Unexpected circumstances can render individuals incapable of making decisions for themselves. Fortunately, legal mechanisms like guardianship and power of attorney (POA) come into play to protect their best interests.
While both concepts serve a similar purpose, they have distinctions that everyone should understand. Read on to explore the difference between power of attorney and guardianship.
Guardianship and power of attorney differ significantly in several aspects.
Guardianship is a legal relationship where a court appoints a person (the guardian) to make decisions on behalf of another individual (the ward). This arrangement is ideal when the ward cannot make sound decisions due to incapacity, such as mental illness, disability, or old age.
After confirmation of incapacity, a judge typically decides who will serve as the guardian based on what they deem best for the ward. The guardian assumes the responsibility of making personal, financial, and medical decisions for the ward.
Power of Attorney is a legal document that allows an individual (the agent or attorney-in-fact) to make decisions on behalf of another person (the principal). Unlike guardianship, a POA arrangement occurs when the principal is of sound mind and can specify the extent of authority granted to the agent.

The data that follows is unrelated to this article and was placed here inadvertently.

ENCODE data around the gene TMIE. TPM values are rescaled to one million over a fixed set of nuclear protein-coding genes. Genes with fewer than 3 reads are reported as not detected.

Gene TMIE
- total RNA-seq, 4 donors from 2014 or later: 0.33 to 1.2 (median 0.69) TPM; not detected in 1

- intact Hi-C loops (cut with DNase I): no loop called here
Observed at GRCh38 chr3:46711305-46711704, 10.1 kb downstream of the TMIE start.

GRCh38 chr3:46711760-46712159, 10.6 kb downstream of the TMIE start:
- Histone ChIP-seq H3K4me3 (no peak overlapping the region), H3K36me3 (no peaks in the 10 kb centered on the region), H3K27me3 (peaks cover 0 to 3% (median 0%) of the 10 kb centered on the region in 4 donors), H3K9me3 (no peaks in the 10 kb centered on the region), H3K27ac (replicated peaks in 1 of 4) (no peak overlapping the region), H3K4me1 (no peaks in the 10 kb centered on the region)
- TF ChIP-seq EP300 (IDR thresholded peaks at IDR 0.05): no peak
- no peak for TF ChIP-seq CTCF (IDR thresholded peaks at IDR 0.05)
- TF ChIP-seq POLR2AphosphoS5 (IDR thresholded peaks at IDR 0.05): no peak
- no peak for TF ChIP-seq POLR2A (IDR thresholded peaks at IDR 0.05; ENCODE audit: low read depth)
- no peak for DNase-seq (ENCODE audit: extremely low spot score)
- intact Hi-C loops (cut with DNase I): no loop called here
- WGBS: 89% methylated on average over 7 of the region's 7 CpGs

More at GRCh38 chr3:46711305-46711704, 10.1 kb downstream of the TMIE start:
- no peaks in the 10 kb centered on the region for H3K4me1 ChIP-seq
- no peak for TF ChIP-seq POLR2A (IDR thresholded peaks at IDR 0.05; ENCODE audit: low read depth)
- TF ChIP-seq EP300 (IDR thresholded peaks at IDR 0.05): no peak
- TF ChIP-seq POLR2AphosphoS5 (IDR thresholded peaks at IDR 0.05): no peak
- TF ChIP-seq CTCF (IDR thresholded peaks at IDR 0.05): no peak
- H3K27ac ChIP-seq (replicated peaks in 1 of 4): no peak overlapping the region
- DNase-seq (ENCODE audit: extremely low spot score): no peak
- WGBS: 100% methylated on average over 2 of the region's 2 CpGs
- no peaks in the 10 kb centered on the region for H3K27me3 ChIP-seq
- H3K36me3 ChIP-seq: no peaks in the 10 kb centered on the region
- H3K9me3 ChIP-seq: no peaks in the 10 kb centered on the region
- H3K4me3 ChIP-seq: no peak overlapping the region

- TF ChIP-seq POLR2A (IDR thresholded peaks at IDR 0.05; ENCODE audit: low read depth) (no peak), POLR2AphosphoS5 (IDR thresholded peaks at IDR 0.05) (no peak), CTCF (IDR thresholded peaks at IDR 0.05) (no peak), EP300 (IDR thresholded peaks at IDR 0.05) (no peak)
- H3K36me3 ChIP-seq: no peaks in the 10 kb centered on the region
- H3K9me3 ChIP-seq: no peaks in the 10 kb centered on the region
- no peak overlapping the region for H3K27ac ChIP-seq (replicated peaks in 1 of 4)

The principal decides in advance who will manage their affairs and hires an estate planning attorney to draft the document. The POA is typically limited in scope and duration, granting authority only until the principal regains competence or passes away.
There are various types of power of attorney, including:
The short answer is no. The primary difference between POA and guardianship lies in the timing of the arrangement and the decision-making capacity of the individual involved.
The individual establishes a POA while they are still mentally competent. In contrast, the court assigns a guardian when the ward becomes incapacitated.
Here are other differences between the two:
Yes, guardianship can override power of attorney. Once the court appoints a guardian to make decisions for the ward, the guardian’s authority supersedes that of an agent in a POA document. Guardianship is a more authoritative arrangement since it involves a court’s determination of incapacity.
When concerns arise about the agent’s behavior or decisions, interested parties can seek legal intervention to challenge the POA arrangement. They could be family members, healthcare providers, or the principal themself if they regain capacity. Additionally, a court can intervene if it suspects that the agent is acting against the principal’s best interests.
The advantages and disadvantages of guardianship and POA depend on the circumstances and personal preferences.
Understanding the differences between guardianship and power of attorney is crucial in times of uncertainty and vulnerability. These legal arrangements serve distinct purposes, each with its own set of advantages and disadvantages.
Whether it’s ensuring the well-being of aging parents or planning for potential future scenarios, being well-informed about these legal mechanisms empowers individuals to make the right choices for themselves and their loved ones.
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